Pyrolysis is a thermochemical decomposition of organic material at elevated temperatures without the participation of oxygen. It involves the simultaneous change of chemical composition and physical phase and is irreversible. The word is coined from the Greek-derived phrase pyr “fire” and lysis “separating.“ In fact, you can think of analytical pyrolysis as breaking apart or manipulating organic molecules in a controlled and predictable manner using the precise use of heat.
Pyrolysis GCMS is a powerful and straightforward technique comprised of a Frontier Pyrolyzer coupled with a gas chromatography-mass spectrometer system. The sufficient amount of heat is used to break down the organic bonds of polymers into smaller and stable molecules referred to as pyrolyzates. The pyrolyzates formed and their relative intensities provide insight into the nature of the original material. The figure below demonstrates the degradation mechanism of polyethylene when the sufficient amount of heat is applied in the presence of an inert gas, such as Helium compared to applying the heat in the presence of oxygen.
As shown in the figure, butane breaks down into different alkane and alkene pyrolyzates randomly when the analysis is performed in the presence of Helium. The pyrolyztes are identified using F-Search Pyrolyzate-MS library to determine the polymer(s) present in a sample. However, when oxygen is present, carbon dioxide and water are formed as the result of the heat.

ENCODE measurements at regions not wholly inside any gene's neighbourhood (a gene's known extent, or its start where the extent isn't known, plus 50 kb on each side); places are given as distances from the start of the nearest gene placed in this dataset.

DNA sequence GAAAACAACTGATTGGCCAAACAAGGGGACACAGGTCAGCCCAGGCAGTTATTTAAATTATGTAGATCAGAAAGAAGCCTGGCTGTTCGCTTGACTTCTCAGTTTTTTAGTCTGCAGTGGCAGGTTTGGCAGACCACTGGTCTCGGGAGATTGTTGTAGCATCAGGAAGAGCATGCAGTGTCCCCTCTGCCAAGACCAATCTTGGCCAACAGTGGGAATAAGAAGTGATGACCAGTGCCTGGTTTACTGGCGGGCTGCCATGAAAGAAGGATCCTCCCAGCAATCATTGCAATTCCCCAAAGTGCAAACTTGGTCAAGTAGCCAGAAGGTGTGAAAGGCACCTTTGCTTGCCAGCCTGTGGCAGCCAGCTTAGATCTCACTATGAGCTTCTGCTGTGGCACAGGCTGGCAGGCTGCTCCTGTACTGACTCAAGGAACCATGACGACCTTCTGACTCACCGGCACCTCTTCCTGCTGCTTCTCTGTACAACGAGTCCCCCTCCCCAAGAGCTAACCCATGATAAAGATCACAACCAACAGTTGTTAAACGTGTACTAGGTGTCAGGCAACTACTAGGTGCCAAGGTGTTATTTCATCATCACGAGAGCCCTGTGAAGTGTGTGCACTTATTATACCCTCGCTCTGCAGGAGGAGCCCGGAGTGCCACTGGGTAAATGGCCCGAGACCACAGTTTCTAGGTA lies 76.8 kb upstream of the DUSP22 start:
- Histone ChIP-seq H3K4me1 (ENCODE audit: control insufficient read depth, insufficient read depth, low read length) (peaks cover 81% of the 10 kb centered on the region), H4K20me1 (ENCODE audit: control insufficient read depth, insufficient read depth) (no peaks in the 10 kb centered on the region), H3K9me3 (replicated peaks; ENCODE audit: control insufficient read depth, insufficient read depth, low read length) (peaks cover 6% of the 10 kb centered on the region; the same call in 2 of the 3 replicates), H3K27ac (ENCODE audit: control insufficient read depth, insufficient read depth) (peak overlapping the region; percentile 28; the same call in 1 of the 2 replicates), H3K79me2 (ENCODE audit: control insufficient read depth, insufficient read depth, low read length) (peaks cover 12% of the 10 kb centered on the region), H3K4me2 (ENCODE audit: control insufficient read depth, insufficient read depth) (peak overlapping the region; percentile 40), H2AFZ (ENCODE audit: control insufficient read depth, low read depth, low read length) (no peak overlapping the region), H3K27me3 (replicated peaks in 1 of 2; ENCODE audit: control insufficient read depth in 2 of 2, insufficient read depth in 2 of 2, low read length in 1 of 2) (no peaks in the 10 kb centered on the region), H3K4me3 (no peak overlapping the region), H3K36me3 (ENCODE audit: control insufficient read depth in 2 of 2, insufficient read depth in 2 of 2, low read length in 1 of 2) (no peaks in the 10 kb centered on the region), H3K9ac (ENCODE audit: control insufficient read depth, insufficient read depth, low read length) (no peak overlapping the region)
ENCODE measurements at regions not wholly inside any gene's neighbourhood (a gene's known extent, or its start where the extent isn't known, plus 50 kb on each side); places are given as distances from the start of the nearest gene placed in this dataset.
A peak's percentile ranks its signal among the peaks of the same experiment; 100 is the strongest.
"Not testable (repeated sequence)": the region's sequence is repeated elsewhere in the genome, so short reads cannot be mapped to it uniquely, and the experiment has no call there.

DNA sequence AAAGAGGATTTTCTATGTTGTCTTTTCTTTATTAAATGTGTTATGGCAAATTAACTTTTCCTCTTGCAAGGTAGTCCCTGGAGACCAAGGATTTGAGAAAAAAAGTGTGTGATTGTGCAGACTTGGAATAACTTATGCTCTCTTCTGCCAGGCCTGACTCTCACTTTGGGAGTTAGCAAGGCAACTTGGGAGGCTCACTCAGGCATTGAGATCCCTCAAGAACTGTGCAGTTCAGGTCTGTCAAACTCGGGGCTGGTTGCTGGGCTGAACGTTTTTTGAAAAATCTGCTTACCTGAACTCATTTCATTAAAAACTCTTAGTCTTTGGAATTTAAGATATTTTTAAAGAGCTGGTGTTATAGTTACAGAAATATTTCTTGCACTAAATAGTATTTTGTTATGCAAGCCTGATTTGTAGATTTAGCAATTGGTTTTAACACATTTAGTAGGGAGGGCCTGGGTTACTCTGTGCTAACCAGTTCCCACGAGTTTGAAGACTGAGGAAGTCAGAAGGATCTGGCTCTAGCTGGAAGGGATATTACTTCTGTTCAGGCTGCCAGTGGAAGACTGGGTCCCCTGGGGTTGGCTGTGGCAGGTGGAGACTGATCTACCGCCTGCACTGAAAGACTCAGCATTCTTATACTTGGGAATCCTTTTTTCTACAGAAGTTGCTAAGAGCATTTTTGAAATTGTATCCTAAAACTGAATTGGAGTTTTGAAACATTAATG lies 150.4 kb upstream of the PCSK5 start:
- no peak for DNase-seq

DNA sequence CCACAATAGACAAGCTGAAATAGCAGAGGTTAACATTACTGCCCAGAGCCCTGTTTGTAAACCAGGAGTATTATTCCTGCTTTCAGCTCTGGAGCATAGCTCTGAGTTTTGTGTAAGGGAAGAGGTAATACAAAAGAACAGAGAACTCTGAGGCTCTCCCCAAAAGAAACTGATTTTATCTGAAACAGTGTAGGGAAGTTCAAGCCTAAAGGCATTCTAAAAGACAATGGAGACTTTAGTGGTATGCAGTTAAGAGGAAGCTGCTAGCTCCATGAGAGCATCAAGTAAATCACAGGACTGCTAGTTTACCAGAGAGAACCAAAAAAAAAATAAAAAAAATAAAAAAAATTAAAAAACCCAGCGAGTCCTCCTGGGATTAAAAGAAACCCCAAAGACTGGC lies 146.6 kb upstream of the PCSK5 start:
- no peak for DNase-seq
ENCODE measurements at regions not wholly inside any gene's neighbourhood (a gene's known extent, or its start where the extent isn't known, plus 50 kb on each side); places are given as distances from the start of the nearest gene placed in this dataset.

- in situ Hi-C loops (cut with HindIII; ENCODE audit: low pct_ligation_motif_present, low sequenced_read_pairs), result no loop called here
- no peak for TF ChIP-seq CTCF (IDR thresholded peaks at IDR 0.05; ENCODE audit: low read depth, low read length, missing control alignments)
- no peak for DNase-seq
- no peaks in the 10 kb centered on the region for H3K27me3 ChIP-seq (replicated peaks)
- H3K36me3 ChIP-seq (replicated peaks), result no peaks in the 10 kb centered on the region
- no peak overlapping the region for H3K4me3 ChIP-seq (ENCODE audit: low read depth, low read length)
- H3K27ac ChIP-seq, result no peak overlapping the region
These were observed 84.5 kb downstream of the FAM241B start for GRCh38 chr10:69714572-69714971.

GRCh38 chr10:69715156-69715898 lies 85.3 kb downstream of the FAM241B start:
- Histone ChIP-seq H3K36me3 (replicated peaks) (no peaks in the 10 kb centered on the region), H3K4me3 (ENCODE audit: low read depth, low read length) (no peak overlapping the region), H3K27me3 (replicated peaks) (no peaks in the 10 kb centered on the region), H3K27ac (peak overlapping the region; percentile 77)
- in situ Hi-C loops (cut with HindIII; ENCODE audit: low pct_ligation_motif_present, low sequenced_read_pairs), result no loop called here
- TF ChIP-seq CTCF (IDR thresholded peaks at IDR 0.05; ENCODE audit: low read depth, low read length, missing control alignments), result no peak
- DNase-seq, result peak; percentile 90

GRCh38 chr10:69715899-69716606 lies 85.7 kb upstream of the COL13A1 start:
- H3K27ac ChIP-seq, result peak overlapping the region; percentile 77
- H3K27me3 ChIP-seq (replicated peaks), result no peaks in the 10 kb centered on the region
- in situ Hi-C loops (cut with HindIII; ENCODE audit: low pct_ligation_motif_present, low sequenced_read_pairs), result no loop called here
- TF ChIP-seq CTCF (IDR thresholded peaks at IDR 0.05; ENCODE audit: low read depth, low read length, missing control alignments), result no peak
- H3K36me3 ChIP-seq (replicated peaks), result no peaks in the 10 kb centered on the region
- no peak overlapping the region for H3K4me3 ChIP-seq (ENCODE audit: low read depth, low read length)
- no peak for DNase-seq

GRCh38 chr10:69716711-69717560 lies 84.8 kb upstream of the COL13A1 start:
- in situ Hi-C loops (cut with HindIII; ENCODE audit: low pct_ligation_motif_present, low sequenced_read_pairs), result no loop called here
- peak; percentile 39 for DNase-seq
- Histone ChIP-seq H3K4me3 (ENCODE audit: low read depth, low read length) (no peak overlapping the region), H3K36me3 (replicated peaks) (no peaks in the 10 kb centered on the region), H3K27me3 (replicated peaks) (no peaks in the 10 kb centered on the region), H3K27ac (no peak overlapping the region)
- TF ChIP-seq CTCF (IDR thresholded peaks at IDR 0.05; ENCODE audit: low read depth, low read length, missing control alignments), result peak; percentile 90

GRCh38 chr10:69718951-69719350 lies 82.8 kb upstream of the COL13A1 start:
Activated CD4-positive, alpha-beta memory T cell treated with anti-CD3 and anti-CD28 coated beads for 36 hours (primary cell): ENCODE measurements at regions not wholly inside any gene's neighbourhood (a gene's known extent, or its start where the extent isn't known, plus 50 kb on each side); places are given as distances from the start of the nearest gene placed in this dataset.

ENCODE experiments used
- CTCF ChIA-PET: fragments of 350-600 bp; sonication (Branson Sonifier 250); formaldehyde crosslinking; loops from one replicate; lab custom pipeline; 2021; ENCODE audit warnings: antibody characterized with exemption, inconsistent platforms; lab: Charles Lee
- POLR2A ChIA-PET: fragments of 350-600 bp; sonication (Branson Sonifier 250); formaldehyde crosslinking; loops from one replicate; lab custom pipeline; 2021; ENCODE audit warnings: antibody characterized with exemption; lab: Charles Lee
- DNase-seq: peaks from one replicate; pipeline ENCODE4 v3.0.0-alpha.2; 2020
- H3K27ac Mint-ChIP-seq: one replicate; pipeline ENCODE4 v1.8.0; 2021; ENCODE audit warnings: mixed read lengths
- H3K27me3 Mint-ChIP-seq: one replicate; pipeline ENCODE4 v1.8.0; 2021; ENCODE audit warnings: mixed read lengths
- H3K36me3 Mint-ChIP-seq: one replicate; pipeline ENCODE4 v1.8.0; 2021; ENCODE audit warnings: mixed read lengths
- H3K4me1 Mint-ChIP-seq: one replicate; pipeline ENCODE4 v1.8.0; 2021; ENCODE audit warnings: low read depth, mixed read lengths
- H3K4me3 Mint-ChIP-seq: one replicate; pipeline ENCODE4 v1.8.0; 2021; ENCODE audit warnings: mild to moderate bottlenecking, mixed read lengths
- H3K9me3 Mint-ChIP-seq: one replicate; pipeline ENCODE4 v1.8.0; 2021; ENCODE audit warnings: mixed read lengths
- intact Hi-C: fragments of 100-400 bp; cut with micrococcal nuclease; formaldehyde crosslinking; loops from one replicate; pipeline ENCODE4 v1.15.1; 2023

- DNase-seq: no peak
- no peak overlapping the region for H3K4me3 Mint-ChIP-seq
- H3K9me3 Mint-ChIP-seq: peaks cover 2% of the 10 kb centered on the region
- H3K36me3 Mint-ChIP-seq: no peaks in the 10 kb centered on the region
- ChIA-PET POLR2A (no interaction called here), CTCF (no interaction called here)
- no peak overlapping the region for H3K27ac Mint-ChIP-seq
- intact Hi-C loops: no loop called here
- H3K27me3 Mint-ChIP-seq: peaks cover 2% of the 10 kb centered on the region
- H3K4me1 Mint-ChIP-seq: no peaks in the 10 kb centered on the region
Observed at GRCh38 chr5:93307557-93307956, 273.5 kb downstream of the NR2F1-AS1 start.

The organic bonds of polymers break down in different degradation mechanisms depending on the structure of the polymer and the energy needed to break down the bonds. The primary polymer degradation mechanisms are described here:
- Random Scission: C-C bonds break to produce fragment patterns of increasing oligomer sizes. Example: Polyolefins (polyethylene, polypropylene, polybutylene, etc.)
- Depolymerization: Polymer thermally degrades into monomeric units. Example: Polystyrene shows monomer (S), dimer (SS) and trimer (SSS).
- Side Group Elimination: Side groups (i.e., Cl) attached to the side of a polymer chain break before C bonds. Cl removes H from polymer chain which results in unsaturated polyenes + HCl. These polyenes form aromatic compounds. Example: PVC pyrolyzates contain single aromatic rings (BTEX), double rings (i.e., naphthalene), triple rings (i.e., anthracene), and the HCl peak.
The table below shows more examples of degradation mechanism for different polymers. Note that some polymers might have a combination of two degradation mechanisms.
Reference: E. Stauffer, Sources of Interference in Fire Debris Analysis, in Fire Investigation (Ed.: N. Nic Daeid), CRC Press, Boca Raton (2004). http://dx.doi.org/10.1201/9780203646953.ch7
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